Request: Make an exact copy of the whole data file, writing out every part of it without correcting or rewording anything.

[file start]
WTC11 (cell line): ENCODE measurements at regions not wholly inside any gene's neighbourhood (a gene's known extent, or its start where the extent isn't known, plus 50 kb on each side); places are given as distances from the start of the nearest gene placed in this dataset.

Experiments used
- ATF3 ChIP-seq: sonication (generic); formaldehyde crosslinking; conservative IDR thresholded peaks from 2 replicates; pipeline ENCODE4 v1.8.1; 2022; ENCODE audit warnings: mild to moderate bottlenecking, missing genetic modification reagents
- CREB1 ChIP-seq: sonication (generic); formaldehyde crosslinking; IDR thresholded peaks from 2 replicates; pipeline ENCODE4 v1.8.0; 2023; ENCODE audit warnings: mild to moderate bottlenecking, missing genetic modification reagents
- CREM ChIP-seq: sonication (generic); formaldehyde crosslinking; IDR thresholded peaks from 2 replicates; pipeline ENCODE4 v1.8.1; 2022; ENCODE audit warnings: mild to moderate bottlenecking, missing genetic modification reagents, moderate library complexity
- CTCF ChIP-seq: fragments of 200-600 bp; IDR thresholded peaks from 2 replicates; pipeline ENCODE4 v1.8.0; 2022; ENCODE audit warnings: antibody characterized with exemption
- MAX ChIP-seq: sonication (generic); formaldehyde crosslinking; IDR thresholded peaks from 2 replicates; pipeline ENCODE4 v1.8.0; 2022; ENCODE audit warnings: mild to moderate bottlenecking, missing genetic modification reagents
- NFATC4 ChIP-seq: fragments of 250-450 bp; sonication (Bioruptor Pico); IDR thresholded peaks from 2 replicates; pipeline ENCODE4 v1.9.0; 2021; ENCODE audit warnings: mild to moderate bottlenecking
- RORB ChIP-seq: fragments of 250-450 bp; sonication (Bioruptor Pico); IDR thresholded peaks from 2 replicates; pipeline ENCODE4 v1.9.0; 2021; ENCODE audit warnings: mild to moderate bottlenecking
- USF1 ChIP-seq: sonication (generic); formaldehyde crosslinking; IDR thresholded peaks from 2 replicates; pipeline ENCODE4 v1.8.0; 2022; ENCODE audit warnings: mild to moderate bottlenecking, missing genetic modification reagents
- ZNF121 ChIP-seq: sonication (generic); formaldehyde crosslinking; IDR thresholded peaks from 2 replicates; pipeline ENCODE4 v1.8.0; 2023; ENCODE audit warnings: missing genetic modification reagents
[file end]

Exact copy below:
WTC11 (cell line): ENCODE measurements at regions not wholly inside any gene's neighbourhood (a gene's known extent, or its start where the extent isn't known, plus 50 kb on each side); places are given as distances from the start of the nearest gene placed in this dataset.

Experiments used
- ATF3 ChIP-seq: sonication (generic); formaldehyde crosslinking; conservative IDR thresholded peaks from 2 replicates; pipeline ENCODE4 v1.8.1; 2022; ENCODE audit warnings: mild to moderate bottlenecking, missing genetic modification reagents
- CREB1 ChIP-seq: sonication (generic); formaldehyde crosslinking; IDR thresholded peaks from 2 replicates; pipeline ENCODE4 v1.8.0; 2023; ENCODE audit warnings: mild to moderate bottlenecking, missing genetic modification reagents
- CREM ChIP-seq: sonication (generic); formaldehyde crosslinking; IDR thresholded peaks from 2 replicates; pipeline ENCODE4 v1.8.1; 2022; ENCODE audit warnings: mild to moderate bottlenecking, missing genetic modification reagents, moderate library complexity
- CTCF ChIP-seq: fragments of 200-600 bp; IDR thresholded peaks from 2 replicates; pipeline ENCODE4 v1.8.0; 2022; ENCODE audit warnings: antibody characterized with exemption
- MAX ChIP-seq: sonication (generic); formaldehyde crosslinking; IDR thresholded peaks from 2 replicates; pipeline ENCODE4 v1.8.0; 2022; ENCODE audit warnings: mild to moderate bottlenecking, missing genetic modification reagents
- NFATC4 ChIP-seq: fragments of 250-450 bp; sonication (Bioruptor Pico); IDR thresholded peaks from 2 replicates; pipeline ENCODE4 v1.9.0; 2021; ENCODE audit warnings: mild to moderate bottlenecking
- RORB ChIP-seq: fragments of 250-450 bp; sonication (Bioruptor Pico); IDR thresholded peaks from 2 replicates; pipeline ENCODE4 v1.9.0; 2021; ENCODE audit warnings: mild to moderate bottlenecking
- USF1 ChIP-seq: sonication (generic); formaldehyde crosslinking; IDR thresholded peaks from 2 replicates; pipeline ENCODE4 v1.8.0; 2022; ENCODE audit warnings: mild to moderate bottlenecking, missing genetic modification reagents
- ZNF121 ChIP-seq: sonication (generic); formaldehyde crosslinking; IDR thresholded peaks from 2 replicates; pipeline ENCODE4 v1.8.0; 2023; ENCODE audit warnings: missing genetic modification reagents